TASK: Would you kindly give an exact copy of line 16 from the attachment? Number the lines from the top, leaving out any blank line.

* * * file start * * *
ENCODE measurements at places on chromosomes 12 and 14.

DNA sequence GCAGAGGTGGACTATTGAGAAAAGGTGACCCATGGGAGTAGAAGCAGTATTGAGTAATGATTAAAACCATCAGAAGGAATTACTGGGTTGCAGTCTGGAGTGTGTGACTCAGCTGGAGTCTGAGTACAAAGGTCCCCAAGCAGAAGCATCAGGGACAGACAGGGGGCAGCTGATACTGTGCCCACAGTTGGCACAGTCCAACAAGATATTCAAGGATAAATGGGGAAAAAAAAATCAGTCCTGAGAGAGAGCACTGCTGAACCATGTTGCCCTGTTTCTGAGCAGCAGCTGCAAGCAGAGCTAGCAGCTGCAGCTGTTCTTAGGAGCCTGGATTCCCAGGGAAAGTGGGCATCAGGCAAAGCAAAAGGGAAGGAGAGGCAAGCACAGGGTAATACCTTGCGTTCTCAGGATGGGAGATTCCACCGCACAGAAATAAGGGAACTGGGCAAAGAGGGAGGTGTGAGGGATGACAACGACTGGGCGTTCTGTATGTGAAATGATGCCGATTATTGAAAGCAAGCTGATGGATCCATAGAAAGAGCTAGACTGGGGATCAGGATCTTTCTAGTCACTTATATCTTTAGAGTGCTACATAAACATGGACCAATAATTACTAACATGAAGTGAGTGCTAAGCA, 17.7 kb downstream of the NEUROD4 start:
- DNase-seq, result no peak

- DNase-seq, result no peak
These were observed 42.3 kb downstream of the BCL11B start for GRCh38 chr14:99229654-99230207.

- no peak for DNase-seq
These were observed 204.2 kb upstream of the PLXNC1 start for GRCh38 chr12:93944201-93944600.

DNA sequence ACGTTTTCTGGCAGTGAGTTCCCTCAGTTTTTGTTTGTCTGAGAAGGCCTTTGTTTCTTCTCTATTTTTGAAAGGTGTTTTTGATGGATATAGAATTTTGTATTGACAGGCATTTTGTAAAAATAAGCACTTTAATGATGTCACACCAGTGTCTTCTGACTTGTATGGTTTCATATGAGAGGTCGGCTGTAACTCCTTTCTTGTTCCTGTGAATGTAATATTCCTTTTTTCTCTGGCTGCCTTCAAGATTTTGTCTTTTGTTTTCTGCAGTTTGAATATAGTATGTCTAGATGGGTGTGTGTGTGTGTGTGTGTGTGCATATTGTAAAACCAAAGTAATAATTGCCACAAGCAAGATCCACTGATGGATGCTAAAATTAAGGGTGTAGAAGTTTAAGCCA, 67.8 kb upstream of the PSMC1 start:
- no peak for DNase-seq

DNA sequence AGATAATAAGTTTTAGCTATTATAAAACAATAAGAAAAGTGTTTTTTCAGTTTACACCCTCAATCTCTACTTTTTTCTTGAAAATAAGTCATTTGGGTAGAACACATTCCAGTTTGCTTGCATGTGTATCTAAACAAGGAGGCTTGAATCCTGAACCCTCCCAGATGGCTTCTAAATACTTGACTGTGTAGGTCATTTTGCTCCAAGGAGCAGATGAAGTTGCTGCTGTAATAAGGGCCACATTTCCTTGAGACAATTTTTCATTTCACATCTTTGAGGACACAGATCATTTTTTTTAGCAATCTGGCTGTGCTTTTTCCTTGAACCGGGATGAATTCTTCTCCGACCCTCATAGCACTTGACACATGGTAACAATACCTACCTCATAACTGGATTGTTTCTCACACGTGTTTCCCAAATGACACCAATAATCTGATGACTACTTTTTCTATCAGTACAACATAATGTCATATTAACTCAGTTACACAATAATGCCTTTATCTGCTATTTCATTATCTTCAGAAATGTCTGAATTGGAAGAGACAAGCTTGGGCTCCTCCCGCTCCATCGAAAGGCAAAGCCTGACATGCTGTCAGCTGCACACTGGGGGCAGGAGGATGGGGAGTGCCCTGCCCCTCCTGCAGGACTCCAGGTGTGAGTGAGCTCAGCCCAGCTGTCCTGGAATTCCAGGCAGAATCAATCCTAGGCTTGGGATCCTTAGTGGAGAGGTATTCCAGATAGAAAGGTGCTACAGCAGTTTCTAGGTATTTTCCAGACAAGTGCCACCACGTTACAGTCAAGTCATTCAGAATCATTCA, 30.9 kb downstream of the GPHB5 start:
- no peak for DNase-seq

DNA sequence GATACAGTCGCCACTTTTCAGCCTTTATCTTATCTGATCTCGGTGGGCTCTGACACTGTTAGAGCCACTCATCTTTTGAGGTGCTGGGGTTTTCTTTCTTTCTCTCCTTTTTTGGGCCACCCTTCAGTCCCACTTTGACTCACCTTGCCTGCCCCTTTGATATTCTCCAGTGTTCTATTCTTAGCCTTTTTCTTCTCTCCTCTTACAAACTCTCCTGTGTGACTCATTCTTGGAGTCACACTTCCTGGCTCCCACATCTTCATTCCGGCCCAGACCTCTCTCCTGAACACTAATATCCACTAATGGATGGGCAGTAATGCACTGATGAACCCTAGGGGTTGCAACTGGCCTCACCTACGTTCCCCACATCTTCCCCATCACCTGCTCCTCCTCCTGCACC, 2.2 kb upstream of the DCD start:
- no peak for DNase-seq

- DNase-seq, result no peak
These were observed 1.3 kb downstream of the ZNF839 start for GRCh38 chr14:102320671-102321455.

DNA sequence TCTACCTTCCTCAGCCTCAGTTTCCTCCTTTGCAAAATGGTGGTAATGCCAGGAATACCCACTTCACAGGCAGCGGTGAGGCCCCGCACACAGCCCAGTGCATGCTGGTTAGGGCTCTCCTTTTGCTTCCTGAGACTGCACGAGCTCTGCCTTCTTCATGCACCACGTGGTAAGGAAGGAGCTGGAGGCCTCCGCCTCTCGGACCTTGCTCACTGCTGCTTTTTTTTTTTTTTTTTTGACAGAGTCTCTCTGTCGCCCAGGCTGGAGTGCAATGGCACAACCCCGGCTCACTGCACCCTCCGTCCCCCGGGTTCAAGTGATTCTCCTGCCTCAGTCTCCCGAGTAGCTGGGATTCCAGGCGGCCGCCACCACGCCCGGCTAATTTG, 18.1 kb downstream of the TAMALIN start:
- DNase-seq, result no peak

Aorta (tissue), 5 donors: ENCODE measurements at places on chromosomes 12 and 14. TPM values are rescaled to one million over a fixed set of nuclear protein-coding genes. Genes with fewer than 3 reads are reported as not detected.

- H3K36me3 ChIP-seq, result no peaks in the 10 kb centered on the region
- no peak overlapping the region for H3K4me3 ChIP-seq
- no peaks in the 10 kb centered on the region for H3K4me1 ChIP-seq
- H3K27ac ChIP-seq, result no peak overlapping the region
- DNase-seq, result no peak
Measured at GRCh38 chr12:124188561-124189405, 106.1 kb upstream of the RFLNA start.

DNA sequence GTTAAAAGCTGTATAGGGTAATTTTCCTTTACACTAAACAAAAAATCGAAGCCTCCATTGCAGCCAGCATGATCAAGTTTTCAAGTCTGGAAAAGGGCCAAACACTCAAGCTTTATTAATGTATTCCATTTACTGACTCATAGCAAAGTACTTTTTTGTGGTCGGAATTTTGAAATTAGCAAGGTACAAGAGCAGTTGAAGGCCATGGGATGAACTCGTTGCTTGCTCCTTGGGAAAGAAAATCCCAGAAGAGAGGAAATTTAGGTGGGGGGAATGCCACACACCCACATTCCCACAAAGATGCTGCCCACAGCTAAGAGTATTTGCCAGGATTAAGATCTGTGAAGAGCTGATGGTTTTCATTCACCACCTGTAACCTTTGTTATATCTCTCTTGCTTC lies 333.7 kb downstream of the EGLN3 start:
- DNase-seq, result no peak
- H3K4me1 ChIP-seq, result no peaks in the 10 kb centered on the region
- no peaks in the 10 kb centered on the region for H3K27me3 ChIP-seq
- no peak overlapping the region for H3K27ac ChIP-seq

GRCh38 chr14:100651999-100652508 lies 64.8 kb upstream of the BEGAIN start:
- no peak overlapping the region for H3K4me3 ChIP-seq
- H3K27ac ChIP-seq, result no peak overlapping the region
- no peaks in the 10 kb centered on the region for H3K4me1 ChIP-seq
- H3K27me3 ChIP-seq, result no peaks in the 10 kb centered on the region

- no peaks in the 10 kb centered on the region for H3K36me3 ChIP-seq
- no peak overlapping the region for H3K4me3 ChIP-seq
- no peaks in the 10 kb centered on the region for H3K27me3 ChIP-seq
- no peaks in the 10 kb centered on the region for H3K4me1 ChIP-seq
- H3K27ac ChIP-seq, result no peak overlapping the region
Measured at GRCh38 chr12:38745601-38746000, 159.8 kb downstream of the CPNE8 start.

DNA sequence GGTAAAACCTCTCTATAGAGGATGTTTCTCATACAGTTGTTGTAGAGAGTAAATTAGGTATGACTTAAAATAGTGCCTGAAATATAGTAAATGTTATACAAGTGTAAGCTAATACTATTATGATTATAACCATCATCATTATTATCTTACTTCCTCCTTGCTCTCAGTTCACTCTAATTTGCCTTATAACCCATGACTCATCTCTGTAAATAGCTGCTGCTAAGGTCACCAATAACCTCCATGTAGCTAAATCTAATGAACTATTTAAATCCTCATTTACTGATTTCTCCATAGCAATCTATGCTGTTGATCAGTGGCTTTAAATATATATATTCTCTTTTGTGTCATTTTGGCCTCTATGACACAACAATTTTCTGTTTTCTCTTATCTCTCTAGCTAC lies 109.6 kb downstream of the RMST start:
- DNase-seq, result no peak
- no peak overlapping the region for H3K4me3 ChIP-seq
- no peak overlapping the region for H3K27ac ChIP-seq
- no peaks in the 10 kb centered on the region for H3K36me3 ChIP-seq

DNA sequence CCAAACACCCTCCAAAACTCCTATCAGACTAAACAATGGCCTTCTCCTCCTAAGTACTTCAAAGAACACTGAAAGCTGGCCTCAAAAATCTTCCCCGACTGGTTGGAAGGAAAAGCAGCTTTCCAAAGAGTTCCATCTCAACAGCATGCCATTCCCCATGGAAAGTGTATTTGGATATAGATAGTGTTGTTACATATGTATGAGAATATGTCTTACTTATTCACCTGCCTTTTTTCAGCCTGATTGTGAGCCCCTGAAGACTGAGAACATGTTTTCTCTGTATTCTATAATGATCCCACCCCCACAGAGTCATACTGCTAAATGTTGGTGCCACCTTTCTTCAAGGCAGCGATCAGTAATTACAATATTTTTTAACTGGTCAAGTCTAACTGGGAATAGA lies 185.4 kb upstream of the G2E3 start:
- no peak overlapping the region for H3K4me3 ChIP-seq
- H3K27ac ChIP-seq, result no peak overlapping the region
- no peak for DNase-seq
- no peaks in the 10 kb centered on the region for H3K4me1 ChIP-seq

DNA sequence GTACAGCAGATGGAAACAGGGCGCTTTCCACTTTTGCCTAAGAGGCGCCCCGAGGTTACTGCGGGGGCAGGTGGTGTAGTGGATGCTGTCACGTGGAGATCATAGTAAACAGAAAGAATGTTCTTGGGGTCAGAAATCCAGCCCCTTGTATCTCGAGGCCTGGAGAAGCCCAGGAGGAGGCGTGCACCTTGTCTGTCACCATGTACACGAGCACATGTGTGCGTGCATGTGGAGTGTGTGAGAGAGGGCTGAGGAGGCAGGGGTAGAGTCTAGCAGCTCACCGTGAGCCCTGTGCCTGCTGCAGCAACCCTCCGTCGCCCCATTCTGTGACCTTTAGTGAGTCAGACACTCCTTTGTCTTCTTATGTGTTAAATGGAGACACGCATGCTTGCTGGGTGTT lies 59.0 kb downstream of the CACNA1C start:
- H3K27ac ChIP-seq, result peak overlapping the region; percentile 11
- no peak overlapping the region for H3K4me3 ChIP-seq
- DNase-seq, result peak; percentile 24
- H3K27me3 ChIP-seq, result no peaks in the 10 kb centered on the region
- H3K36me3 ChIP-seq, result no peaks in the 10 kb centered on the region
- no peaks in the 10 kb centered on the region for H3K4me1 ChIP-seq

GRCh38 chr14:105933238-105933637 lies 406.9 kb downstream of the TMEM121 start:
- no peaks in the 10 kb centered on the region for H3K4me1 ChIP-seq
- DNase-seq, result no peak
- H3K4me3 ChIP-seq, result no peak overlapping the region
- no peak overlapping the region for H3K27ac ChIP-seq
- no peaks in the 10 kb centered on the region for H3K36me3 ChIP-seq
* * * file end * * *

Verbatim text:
DNA sequence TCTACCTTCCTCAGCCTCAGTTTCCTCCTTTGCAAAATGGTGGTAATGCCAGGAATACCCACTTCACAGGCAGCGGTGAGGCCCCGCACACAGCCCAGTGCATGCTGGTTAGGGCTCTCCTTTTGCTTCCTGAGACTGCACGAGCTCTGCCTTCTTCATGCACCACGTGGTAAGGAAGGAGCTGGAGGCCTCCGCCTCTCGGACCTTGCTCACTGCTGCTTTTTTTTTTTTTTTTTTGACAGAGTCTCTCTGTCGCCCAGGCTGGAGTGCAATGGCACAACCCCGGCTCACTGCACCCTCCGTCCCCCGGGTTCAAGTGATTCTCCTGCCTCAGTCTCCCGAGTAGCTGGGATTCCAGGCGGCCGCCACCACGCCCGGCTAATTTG, 18.1 kb downstream of the TAMALIN start: